On the contrary, Dhulian is a fantastic symmetrical anticline, striking east-west with moderate dips along its flanks from 30-35 degrees. On the surface, it appears to be simple fold but seismic imaging help to determine the sub surface structural complexity and found out that both southern and northern flanks are bounded by thrust faults with varying degree of uplift.
Meyal Field is located in Attock district, near Pindi Gheb, 110 kilometers southwest of Islamabad in an active foreland and thrust belt in the Central Potwar Plateau of the Upper Indus Basin. In 1916, soon after the discovery of Khaur Field, the first well was drilled which was terminated in the Molasse sequence without reaching the Eocene.
Meyal-Kharpa surface structure is an east-west trending narrow steep faulted anticline with two major thrusts cutting the structure longitudinally. The subsurface structure does not lie directly underneath the surface structure. Previous exploratory attempts were mainly based on the surface geological mapping. Attock Oil Company (AOC) and Burmah Oil Company (BOC) drilled six unsuccessful wells during 1916 to 1948 in Meyal. Seismic data acquisition during 1965-1966 had helped identify the subsurface structure configuration that led to drilling of the Meyal-1 discovery well. At the Eocene level the subsurface structure is defined as east-west trending anticline bounded by thrust faults in the north and south. Most of the wells were drilled in the central part of the Eocene structure.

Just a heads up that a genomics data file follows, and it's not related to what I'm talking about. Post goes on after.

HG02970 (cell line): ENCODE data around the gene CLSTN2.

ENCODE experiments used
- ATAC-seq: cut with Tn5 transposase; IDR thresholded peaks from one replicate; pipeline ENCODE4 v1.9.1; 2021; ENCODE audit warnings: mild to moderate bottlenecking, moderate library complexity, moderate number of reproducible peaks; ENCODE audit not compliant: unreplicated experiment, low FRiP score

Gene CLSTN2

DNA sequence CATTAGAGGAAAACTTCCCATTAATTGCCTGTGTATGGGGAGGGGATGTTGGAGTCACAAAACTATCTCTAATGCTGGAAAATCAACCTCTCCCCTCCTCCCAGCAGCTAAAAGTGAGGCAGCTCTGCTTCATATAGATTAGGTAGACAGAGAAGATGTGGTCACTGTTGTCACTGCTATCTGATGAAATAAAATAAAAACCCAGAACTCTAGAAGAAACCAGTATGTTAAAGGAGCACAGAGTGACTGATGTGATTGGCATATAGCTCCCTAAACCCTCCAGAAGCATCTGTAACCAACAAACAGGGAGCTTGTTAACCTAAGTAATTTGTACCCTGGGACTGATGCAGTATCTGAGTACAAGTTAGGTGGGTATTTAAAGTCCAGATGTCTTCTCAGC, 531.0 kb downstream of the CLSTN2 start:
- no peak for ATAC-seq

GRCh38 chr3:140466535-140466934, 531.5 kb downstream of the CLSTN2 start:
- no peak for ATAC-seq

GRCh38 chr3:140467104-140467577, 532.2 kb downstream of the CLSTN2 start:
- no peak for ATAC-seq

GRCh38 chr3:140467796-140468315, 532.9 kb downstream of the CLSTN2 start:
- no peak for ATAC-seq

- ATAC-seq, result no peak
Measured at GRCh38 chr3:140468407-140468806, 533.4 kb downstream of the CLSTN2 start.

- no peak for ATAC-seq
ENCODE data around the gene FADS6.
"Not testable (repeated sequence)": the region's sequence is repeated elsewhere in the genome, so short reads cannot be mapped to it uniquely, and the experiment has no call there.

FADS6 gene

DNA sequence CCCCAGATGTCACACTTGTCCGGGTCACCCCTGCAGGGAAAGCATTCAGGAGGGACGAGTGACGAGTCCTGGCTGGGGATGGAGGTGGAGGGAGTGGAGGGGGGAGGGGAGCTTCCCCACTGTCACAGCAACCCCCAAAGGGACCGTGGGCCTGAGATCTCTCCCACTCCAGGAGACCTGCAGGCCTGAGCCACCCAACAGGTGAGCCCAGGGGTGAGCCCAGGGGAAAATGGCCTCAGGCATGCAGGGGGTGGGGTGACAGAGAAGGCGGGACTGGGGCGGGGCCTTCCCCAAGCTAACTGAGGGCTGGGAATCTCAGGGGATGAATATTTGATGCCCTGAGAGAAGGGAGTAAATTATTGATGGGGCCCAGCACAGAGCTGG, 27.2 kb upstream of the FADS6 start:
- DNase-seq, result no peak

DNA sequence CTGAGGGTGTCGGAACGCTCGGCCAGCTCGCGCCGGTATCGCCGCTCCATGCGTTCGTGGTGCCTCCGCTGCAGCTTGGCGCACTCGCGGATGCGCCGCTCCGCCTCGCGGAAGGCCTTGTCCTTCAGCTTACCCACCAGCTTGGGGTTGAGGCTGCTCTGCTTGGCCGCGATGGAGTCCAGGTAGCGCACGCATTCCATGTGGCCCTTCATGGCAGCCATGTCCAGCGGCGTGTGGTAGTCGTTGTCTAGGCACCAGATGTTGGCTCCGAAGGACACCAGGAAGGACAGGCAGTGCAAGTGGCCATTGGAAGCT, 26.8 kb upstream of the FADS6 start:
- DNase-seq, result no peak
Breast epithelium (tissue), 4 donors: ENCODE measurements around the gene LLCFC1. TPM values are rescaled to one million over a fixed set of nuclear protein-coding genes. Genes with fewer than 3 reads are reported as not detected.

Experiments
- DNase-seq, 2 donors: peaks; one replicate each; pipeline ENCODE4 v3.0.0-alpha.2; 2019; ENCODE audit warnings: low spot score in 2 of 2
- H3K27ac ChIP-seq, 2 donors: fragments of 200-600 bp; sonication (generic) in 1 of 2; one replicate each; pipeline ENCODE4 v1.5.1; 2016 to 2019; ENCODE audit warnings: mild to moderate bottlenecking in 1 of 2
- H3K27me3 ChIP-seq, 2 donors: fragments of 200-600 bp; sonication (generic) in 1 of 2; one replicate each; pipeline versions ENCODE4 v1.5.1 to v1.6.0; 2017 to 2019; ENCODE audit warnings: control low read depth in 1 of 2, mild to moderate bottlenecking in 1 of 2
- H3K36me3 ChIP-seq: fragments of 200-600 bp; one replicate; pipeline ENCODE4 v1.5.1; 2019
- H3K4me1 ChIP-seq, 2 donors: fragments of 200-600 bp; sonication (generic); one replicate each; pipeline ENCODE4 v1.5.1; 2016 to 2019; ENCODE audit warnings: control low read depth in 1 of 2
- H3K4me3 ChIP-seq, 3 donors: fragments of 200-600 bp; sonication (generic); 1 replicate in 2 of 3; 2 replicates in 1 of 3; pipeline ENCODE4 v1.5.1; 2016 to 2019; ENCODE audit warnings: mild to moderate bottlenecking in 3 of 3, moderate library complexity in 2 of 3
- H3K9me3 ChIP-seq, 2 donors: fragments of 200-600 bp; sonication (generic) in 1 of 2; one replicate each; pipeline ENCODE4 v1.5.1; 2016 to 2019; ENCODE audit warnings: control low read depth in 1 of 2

In all three structures Salt Range Formation of Precambrian age was found in Dhulian field (in well Dhulian 43 which is the deepest well so far in the field) consisting of massive salt and gypsum and carbonates. Meyal field's deepest drilling formation was Permian and no well yet drilled to Salt Range Formation's salt sequences.
I think salt has also supplemented in the initiation of the substantial deformation in the entire Potwar Basin along with major tectonic compression due to Himalayan Orogeney.